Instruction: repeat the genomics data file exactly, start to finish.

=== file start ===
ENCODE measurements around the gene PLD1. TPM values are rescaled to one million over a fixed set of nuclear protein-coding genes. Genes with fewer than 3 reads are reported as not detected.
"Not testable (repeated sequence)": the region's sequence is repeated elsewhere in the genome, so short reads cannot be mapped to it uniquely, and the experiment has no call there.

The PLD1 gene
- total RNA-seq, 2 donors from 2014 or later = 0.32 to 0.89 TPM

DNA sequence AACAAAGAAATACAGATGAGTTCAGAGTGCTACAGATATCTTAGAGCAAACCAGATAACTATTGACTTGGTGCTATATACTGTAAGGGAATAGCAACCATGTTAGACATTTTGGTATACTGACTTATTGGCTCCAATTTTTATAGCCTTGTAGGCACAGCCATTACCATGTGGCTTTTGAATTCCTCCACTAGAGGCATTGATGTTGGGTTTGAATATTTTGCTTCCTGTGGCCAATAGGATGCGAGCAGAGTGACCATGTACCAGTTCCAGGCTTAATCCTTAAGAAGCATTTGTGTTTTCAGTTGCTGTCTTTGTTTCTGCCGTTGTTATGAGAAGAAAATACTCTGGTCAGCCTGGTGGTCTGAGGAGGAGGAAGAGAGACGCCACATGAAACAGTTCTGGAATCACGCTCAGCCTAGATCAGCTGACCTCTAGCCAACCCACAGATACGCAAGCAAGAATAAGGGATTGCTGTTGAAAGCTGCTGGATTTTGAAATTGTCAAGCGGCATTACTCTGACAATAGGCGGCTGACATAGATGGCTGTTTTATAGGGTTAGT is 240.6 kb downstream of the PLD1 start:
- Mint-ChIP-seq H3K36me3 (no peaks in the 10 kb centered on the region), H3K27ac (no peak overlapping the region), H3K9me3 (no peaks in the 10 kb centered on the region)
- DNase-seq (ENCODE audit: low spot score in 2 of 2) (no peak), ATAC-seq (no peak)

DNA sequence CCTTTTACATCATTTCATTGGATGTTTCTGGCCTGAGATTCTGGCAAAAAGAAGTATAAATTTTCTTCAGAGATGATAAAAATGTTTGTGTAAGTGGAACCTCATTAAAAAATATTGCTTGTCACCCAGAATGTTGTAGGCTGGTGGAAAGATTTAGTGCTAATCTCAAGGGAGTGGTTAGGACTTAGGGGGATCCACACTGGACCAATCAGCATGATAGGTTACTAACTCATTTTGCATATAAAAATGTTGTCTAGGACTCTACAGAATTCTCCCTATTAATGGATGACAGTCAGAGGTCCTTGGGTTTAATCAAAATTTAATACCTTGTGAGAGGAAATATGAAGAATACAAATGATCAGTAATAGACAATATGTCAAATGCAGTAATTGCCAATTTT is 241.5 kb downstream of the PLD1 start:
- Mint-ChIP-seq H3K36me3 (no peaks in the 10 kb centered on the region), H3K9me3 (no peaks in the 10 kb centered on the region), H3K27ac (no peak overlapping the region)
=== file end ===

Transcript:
ENCODE measurements around the gene PLD1. TPM values are rescaled to one million over a fixed set of nuclear protein-coding genes. Genes with fewer than 3 reads are reported as not detected.
"Not testable (repeated sequence)": the region's sequence is repeated elsewhere in the genome, so short reads cannot be mapped to it uniquely, and the experiment has no call there.

The PLD1 gene
- total RNA-seq, 2 donors from 2014 or later = 0.32 to 0.89 TPM

DNA sequence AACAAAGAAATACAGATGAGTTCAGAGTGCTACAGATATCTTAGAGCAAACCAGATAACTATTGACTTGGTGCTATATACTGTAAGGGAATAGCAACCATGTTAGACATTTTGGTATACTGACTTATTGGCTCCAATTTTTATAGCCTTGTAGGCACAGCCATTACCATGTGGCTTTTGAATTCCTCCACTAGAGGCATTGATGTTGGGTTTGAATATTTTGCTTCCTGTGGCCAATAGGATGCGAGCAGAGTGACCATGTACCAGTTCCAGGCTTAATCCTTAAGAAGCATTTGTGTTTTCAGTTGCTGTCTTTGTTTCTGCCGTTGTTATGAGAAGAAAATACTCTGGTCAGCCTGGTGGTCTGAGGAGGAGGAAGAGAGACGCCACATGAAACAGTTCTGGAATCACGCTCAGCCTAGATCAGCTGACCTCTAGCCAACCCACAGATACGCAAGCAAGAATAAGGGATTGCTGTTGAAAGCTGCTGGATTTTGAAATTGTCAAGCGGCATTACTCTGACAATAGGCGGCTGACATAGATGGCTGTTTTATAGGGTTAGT is 240.6 kb downstream of the PLD1 start:
- Mint-ChIP-seq H3K36me3 (no peaks in the 10 kb centered on the region), H3K27ac (no peak overlapping the region), H3K9me3 (no peaks in the 10 kb centered on the region)
- DNase-seq (ENCODE audit: low spot score in 2 of 2) (no peak), ATAC-seq (no peak)

DNA sequence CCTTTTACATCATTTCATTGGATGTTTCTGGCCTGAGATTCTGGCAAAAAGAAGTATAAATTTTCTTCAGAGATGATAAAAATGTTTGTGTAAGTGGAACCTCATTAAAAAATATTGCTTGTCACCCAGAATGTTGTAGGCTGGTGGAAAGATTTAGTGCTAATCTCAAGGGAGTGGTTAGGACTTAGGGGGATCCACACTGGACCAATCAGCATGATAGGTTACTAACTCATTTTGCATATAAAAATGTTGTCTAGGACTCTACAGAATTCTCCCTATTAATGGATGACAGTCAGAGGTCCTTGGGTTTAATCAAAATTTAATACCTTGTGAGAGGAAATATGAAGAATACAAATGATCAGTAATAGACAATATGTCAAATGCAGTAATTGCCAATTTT is 241.5 kb downstream of the PLD1 start:
- Mint-ChIP-seq H3K36me3 (no peaks in the 10 kb centered on the region), H3K9me3 (no peaks in the 10 kb centered on the region), H3K27ac (no peak overlapping the region)